Power of One

Using worms, molasses and engineering expertise, Richard Fuller is cleaning up toxic pollution in the developing world

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Danny Kim for TIME

When environmental engineer Richard Fuller contacted me in June, I was in New Orleans covering the oil spill, which I thought was the biggest man-made disaster of the year. But Fuller was battling a different catastrophe—hundreds of children dying in rural Nigeria, their blood poisoned by catastrophic amounts of lead. A gold rush in the northern state of Zamfara had led villagers to grind ore by hand and, in the process, release massive amounts of lead dust into the water and soil. "It's the worst lead-contamination event we've ever seen," Fuller says, alarm cutting through his soft Australian accent. "This is true environmental disaster."

If you didn't know about Zamfara, you're not alone. The low priority that the world—including the media—tends to place on toxic pollution in developing countries is one of the reasons Fuller founded the nonprofit Blacksmith Institute in 1999. Having worked for the U.N. to establish rain-forest preserves in Brazil, he was looking for a green cause that would provide maximum output from minimum input. He zeroed in on toxic contamination, especially from metals like lead, mercury and cadmium. Thousands of old lead smelters, unregulated mines and other chemical spewers are causing direct and measurable misery to local residents who can't afford to clean them up. "There's a finite number of polluted sites out there, and you can fix them for relatively little," says Fuller.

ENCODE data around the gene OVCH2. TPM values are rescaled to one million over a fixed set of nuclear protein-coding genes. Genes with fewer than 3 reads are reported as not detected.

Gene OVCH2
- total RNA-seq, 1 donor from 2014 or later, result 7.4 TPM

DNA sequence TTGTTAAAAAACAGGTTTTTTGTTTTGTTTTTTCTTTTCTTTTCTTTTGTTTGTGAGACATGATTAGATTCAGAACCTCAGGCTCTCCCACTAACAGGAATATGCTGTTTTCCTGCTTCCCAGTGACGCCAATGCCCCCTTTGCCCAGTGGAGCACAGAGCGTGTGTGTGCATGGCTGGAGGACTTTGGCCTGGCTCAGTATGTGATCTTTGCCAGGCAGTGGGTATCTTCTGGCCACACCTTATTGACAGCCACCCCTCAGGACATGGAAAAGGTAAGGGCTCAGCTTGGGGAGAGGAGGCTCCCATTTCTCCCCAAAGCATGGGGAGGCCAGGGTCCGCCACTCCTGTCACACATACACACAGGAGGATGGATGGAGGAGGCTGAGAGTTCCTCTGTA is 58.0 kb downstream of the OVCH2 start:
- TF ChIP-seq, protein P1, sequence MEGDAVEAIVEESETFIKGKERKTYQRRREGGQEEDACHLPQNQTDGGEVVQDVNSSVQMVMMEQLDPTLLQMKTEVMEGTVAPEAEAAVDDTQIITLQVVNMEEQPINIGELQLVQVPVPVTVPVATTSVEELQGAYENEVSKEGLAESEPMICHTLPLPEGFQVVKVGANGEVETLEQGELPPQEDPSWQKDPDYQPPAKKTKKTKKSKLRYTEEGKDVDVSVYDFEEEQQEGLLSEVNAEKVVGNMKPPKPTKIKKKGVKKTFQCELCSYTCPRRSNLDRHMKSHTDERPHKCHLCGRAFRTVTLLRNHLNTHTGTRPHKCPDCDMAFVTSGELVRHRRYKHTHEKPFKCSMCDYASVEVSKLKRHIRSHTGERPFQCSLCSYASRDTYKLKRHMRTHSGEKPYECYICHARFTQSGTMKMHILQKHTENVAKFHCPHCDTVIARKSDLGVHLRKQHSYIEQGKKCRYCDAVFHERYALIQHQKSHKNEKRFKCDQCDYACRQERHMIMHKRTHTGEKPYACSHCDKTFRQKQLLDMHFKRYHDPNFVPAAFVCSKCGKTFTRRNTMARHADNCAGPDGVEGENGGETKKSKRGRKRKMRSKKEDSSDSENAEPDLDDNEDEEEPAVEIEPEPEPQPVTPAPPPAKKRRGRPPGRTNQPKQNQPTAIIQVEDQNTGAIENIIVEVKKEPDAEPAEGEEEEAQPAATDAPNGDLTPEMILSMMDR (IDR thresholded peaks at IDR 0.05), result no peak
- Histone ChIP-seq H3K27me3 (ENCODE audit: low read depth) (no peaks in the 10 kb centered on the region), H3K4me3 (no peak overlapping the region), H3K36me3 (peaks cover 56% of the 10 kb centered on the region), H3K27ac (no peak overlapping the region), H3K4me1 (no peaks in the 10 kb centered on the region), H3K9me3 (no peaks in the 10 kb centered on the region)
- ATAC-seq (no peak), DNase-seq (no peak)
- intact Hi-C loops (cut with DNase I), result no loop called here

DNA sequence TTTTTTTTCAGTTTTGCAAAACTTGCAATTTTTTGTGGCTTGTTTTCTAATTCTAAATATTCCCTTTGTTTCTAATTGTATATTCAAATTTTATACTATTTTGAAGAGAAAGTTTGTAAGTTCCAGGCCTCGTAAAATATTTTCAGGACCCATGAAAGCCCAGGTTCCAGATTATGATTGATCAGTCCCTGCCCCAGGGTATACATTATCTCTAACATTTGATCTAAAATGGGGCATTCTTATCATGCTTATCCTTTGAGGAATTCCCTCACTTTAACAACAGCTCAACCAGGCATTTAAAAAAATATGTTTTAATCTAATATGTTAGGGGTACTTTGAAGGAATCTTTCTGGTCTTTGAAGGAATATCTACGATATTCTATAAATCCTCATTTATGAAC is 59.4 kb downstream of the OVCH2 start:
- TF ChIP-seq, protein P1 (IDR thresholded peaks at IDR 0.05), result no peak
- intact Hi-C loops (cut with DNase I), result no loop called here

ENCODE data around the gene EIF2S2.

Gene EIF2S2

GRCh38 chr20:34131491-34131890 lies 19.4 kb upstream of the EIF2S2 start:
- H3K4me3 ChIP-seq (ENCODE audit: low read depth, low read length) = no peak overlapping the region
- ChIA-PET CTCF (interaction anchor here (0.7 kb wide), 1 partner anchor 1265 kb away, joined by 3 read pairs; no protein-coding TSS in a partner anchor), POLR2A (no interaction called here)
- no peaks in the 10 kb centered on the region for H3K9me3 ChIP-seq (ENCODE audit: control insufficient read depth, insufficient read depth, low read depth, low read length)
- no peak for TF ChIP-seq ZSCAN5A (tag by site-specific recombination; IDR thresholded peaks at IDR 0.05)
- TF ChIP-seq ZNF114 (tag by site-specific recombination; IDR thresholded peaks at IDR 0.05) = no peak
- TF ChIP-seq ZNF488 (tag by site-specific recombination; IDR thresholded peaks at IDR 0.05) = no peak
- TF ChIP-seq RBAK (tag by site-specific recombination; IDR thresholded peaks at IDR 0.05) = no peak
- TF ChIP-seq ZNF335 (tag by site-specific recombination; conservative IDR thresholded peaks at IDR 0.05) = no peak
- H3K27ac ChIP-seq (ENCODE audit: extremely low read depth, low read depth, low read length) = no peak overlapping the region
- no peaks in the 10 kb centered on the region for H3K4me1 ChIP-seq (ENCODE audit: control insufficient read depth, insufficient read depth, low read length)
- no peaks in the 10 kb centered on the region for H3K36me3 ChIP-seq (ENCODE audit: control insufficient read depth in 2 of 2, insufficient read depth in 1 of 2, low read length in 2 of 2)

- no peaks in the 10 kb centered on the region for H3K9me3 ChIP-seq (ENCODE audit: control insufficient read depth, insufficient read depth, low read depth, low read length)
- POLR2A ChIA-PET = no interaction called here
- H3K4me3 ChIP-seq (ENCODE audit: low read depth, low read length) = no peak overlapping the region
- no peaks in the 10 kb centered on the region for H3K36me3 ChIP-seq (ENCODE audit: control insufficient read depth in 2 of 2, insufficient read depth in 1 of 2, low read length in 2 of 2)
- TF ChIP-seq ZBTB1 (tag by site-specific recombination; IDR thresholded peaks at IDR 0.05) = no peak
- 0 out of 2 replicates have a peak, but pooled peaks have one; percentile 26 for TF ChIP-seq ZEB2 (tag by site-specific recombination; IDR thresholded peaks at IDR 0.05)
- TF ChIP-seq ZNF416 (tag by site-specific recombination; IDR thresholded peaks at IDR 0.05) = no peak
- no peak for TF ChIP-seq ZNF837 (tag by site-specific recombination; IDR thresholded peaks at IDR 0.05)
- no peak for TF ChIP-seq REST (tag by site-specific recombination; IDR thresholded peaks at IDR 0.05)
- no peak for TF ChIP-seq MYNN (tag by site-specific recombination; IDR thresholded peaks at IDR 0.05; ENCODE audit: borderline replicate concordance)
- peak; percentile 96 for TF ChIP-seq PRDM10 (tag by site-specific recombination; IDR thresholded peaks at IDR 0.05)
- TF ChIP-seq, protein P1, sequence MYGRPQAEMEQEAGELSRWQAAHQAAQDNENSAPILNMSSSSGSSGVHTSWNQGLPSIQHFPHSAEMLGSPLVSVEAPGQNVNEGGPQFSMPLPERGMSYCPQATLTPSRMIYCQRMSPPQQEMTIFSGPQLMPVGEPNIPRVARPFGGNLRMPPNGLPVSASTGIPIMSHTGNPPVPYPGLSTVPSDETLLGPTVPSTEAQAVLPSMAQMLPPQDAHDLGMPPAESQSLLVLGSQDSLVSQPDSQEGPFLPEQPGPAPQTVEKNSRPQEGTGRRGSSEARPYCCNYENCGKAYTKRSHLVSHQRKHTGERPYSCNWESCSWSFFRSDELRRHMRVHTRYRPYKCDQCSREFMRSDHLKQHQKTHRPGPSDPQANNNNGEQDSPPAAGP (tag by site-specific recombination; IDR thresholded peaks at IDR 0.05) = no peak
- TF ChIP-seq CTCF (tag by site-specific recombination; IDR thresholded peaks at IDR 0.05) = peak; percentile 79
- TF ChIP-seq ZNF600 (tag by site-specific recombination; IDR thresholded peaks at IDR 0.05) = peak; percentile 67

This summer his nonprofit sent a team of experts to Zamfara to help oversee the removal of polluted soil and educate villagers to prevent the disaster from happening again. The Blacksmith Institute has completed 50 such projects around the globe and is working on more than 40 others, often using low-cost tools like worms and molasses to suck up soil contaminants. It's not glamorous environmentalism; there are no poster-worthy polar bears or lush rain forests involved. Fuller's work takes place in urban slums and ravaged villages, where he is quietly demonstrating how we can save millions of the world's poorest people from long-term health problems and early death. We just have to pay attention.